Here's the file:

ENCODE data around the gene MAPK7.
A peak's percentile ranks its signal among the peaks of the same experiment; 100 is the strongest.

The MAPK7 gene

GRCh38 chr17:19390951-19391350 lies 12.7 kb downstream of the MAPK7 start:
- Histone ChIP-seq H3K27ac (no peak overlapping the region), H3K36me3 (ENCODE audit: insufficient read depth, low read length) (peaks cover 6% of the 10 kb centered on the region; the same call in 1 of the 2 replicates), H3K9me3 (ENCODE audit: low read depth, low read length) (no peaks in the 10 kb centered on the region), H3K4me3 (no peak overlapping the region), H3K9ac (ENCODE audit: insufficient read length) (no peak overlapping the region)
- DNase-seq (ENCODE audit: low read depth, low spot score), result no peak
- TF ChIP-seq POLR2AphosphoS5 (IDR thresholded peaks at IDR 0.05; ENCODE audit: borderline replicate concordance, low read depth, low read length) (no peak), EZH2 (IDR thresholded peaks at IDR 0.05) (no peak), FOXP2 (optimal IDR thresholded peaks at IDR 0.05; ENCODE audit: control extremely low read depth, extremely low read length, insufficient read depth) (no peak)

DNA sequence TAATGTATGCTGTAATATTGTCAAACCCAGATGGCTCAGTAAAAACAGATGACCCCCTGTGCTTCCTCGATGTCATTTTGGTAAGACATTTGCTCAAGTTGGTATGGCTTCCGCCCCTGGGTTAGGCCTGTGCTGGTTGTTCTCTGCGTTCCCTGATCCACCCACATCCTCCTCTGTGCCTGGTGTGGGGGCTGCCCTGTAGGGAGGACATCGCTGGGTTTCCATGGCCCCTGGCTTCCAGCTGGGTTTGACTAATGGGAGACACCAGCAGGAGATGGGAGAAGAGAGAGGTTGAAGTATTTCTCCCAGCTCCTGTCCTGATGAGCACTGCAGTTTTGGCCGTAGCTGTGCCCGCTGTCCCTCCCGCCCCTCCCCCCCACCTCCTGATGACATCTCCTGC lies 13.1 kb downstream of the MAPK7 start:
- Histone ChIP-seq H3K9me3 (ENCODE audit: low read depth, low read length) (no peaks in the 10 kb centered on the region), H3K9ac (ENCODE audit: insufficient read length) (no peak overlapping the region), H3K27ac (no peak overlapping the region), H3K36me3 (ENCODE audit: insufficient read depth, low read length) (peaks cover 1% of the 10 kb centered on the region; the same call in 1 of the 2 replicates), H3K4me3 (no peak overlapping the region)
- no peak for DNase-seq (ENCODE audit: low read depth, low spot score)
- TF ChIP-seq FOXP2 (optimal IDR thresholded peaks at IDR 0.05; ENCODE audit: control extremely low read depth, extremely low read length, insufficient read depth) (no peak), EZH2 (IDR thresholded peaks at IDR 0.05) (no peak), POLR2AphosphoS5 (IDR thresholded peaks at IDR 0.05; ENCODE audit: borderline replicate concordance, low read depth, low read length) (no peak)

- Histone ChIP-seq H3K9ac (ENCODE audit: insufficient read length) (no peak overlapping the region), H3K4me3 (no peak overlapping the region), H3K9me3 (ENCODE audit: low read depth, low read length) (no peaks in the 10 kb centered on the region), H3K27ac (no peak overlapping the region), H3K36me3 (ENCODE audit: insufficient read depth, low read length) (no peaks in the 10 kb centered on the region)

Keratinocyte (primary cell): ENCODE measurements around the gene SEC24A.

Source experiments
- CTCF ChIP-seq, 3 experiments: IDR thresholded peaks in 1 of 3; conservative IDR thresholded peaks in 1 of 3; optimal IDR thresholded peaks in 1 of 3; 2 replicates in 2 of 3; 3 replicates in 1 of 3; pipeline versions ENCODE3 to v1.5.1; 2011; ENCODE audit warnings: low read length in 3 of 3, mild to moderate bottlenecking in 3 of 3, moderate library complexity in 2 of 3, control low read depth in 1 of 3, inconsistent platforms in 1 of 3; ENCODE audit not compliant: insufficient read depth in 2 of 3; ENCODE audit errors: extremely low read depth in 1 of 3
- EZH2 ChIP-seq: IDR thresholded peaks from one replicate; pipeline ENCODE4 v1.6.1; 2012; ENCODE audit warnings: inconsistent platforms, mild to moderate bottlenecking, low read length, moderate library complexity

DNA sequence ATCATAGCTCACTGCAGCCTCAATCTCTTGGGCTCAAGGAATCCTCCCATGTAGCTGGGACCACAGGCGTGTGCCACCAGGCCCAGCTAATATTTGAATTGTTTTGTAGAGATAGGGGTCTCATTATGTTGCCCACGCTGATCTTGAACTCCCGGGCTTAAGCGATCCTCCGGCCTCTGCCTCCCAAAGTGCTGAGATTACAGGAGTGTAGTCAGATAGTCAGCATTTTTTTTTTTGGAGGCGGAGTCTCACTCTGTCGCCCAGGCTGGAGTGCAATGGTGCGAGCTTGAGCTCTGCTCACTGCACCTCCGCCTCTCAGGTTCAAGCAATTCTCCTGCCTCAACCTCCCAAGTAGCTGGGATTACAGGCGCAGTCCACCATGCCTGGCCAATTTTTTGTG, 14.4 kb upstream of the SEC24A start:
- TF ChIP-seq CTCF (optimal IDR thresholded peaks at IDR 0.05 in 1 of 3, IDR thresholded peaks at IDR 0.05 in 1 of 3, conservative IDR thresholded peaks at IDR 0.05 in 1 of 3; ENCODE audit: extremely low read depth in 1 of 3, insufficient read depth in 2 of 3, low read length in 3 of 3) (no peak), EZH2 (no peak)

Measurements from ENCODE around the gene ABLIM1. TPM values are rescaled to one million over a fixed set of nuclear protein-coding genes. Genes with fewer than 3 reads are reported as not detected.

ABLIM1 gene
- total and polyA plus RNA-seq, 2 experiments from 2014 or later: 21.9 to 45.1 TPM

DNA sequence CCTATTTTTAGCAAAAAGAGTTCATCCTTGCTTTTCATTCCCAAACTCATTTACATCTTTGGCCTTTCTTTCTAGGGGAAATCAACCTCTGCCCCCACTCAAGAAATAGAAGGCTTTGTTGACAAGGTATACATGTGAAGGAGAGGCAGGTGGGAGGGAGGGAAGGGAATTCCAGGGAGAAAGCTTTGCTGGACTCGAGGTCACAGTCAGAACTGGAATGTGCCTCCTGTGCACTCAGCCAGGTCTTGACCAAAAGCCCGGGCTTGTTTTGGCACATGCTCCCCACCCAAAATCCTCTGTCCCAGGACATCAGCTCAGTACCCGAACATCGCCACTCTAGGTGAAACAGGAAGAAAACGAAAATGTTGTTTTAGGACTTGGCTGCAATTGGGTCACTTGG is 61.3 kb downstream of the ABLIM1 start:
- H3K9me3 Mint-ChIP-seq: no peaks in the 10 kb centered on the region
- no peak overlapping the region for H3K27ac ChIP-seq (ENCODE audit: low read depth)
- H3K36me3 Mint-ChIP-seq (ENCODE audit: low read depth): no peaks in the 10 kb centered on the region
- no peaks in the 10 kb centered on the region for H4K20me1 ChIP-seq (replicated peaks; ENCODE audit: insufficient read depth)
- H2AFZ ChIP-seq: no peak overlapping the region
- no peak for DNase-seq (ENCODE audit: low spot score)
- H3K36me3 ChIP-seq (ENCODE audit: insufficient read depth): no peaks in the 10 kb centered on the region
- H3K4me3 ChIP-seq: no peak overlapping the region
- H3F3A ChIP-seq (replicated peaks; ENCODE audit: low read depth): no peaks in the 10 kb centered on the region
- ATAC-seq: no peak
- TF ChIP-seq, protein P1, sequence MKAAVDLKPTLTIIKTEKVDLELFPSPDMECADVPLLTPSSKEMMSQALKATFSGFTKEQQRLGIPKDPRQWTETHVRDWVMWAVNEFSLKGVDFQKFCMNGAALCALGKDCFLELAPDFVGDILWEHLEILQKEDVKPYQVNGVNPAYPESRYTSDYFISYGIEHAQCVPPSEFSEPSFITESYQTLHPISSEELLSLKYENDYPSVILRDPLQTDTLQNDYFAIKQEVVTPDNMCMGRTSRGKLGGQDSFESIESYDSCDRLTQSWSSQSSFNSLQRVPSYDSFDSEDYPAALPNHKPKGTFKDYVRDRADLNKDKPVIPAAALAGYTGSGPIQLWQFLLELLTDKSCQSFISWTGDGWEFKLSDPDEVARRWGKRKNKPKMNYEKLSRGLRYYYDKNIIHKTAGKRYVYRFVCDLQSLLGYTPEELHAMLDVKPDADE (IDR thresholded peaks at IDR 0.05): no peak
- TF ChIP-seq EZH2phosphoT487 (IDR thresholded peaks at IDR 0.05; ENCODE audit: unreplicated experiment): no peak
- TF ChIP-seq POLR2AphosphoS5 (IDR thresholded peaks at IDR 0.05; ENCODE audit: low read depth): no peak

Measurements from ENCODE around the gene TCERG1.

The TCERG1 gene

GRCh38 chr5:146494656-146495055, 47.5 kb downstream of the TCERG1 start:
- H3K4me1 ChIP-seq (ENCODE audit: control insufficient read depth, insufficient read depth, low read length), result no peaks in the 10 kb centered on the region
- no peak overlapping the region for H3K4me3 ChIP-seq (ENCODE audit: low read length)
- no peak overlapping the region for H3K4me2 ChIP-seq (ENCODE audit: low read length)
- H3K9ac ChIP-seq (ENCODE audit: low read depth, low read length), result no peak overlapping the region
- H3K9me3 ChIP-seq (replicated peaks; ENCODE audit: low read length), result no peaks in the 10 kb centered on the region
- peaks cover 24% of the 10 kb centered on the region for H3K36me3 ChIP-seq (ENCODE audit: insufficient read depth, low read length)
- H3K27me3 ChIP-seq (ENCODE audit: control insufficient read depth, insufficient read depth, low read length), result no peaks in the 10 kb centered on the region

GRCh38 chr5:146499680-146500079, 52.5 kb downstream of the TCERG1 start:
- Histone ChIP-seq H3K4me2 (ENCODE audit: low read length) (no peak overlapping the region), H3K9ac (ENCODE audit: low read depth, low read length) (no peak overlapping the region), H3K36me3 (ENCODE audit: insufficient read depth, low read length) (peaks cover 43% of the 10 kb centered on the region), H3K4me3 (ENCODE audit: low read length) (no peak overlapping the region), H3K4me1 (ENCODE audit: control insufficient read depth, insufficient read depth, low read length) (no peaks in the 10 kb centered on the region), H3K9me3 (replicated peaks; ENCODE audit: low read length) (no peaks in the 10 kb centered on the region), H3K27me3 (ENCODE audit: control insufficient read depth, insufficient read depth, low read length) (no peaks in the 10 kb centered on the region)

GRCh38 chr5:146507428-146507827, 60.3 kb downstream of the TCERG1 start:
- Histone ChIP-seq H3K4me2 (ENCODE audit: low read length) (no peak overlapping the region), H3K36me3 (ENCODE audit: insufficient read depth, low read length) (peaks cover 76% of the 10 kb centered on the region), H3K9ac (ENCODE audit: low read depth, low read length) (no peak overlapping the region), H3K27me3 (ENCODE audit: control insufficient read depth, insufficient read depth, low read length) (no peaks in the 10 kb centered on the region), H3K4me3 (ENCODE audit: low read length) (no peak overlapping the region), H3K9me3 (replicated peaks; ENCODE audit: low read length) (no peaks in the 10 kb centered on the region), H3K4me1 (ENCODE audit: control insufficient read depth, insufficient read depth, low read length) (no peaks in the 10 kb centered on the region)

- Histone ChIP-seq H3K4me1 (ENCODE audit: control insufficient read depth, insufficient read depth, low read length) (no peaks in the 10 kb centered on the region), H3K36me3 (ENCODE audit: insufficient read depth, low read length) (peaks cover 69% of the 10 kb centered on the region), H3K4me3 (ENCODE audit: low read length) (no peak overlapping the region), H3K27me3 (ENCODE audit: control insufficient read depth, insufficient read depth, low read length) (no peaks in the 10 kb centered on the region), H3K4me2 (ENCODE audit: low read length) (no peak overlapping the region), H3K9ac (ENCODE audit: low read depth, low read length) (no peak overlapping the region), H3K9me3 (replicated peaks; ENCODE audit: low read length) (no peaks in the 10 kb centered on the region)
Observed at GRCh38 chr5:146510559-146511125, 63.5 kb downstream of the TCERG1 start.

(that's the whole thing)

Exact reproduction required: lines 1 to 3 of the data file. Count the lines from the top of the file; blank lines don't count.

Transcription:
ENCODE data around the gene MAPK7.
A peak's percentile ranks its signal among the peaks of the same experiment; 100 is the strongest.

The MAPK7 gene